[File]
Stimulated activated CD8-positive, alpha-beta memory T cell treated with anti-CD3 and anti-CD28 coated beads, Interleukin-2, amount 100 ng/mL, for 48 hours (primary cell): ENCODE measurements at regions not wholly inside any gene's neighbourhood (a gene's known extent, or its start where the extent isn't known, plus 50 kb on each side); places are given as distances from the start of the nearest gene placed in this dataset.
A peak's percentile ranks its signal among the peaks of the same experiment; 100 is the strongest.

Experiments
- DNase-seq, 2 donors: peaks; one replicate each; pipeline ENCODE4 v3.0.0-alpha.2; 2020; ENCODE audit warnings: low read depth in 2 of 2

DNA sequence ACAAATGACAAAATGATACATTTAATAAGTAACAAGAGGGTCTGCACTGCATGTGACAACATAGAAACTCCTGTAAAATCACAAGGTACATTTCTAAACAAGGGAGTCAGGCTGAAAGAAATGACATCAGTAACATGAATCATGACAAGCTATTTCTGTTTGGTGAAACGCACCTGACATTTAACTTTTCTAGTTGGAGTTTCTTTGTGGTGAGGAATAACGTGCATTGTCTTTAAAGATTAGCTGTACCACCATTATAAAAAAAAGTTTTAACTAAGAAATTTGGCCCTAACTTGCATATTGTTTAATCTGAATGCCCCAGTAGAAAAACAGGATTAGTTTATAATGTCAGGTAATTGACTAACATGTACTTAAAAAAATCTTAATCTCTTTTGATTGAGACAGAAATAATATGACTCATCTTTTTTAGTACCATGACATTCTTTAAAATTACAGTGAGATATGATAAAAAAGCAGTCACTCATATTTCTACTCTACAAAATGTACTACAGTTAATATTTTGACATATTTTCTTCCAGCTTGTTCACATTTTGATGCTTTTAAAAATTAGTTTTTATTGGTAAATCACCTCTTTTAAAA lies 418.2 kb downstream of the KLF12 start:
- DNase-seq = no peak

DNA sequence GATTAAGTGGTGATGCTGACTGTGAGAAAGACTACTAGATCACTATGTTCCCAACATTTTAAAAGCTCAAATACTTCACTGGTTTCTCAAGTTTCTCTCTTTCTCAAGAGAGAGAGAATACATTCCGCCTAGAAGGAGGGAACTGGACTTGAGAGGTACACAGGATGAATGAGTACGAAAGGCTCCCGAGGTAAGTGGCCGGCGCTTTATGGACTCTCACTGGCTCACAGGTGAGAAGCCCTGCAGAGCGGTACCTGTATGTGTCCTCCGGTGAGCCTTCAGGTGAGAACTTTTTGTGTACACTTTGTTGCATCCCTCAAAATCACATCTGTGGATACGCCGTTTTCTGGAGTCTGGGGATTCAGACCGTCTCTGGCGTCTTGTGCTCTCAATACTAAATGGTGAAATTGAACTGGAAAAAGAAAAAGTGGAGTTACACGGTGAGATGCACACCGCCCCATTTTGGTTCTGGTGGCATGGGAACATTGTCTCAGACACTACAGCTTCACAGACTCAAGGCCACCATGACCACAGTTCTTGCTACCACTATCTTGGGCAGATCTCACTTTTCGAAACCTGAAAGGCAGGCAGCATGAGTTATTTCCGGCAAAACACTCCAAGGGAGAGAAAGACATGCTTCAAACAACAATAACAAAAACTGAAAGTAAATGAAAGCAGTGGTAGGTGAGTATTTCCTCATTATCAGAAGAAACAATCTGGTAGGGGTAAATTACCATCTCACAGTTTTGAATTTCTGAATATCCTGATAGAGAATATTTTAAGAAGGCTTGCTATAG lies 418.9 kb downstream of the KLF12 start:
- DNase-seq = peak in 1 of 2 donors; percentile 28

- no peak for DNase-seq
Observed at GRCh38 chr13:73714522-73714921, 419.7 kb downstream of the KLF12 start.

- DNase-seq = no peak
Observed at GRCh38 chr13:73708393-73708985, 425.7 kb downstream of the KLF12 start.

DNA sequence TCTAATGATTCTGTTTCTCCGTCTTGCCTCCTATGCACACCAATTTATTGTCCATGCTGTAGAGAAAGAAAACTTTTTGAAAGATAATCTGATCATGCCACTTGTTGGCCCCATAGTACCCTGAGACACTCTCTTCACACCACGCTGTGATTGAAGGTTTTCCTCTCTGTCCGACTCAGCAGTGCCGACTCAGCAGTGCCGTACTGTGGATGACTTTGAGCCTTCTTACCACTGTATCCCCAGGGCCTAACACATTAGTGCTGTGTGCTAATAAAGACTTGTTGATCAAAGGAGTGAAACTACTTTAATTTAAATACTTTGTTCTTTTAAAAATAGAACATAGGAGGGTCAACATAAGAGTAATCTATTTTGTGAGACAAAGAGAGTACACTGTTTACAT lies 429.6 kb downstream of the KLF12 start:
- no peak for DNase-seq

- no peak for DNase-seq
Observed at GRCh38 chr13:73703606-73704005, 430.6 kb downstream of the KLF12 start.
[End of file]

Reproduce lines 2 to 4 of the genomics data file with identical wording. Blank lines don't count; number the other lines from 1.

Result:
A peak's percentile ranks its signal among the peaks of the same experiment; 100 is the strongest.

Experiments
- DNase-seq, 2 donors: peaks; one replicate each; pipeline ENCODE4 v3.0.0-alpha.2; 2020; ENCODE audit warnings: low read depth in 2 of 2